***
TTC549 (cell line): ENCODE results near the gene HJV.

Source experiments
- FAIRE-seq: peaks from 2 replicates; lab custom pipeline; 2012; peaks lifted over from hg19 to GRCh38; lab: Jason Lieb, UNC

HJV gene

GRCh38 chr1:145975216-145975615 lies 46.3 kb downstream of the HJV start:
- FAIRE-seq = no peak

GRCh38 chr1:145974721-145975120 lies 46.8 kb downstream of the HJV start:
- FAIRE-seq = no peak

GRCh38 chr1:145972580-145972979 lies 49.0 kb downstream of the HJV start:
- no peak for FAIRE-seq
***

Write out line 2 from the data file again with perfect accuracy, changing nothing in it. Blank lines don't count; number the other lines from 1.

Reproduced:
Source experiments